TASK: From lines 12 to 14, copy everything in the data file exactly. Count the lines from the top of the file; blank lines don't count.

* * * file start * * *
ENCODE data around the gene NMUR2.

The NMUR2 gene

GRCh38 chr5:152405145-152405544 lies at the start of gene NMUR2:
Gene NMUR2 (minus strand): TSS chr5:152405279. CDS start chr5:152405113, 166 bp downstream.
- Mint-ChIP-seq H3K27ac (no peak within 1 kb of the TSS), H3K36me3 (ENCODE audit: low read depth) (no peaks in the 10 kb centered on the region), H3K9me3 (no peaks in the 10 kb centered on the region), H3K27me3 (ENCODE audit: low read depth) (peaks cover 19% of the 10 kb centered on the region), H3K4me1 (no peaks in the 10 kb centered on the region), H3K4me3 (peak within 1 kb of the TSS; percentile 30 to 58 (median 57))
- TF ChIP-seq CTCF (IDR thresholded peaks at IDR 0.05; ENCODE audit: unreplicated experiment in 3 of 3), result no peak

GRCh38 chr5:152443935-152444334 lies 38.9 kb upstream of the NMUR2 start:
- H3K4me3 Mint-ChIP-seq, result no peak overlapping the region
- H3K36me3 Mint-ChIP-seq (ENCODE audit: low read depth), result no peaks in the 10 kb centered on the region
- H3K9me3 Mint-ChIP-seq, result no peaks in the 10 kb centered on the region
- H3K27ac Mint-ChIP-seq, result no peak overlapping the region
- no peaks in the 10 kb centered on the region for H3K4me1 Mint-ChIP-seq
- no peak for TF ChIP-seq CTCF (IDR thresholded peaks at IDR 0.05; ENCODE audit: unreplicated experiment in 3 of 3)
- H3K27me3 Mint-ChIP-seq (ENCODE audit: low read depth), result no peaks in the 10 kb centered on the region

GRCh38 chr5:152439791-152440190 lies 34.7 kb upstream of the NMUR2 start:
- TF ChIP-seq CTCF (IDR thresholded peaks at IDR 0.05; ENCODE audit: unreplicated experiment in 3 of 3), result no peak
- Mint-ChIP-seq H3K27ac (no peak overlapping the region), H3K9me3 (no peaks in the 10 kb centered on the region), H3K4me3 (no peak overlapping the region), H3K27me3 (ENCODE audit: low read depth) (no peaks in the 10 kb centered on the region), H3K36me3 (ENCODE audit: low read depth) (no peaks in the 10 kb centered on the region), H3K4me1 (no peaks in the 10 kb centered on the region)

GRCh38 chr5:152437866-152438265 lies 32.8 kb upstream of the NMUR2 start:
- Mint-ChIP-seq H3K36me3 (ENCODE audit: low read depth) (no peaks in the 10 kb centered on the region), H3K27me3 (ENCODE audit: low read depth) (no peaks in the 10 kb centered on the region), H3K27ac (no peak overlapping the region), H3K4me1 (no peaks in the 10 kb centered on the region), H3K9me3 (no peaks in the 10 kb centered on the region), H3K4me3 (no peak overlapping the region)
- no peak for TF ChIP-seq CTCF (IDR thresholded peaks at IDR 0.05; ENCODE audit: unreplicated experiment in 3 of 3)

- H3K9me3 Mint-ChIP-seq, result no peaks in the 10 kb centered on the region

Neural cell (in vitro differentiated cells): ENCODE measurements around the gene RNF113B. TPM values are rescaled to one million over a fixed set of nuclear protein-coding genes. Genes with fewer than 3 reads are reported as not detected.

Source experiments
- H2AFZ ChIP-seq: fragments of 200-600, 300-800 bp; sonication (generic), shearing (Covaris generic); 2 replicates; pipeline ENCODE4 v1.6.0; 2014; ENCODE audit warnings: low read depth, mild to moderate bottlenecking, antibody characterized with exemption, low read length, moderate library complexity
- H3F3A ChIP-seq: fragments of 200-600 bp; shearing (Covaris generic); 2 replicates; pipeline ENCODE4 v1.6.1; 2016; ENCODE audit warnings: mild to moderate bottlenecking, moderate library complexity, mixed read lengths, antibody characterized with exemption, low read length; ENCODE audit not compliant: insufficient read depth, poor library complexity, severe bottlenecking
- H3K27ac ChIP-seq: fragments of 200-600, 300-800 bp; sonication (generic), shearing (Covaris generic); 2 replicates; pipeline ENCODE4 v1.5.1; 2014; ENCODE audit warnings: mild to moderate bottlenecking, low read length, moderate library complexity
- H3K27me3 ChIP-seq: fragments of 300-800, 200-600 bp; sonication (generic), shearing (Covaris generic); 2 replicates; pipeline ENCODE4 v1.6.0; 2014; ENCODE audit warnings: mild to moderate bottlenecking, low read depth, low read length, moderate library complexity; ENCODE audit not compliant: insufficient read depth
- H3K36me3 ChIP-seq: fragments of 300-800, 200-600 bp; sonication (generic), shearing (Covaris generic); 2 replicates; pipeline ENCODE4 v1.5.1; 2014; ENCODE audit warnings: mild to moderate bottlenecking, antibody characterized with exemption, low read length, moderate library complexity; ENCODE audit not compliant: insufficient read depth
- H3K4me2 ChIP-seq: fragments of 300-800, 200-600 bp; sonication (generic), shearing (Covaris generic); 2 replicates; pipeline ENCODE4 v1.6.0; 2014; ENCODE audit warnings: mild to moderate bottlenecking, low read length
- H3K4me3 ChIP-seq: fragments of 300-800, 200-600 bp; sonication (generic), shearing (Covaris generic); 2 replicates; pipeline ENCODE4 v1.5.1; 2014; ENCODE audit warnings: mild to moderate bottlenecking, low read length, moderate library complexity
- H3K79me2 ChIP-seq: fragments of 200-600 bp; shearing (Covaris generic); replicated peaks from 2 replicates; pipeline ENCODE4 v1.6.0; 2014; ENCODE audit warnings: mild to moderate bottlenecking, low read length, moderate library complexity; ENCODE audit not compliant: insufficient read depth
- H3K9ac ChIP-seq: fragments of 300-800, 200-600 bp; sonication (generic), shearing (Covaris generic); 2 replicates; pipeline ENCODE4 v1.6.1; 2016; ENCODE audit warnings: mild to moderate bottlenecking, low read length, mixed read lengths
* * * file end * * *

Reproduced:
- no peaks in the 10 kb centered on the region for H3K4me1 Mint-ChIP-seq
- no peak for TF ChIP-seq CTCF (IDR thresholded peaks at IDR 0.05; ENCODE audit: unreplicated experiment in 3 of 3)
- H3K27me3 Mint-ChIP-seq (ENCODE audit: low read depth), result no peaks in the 10 kb centered on the region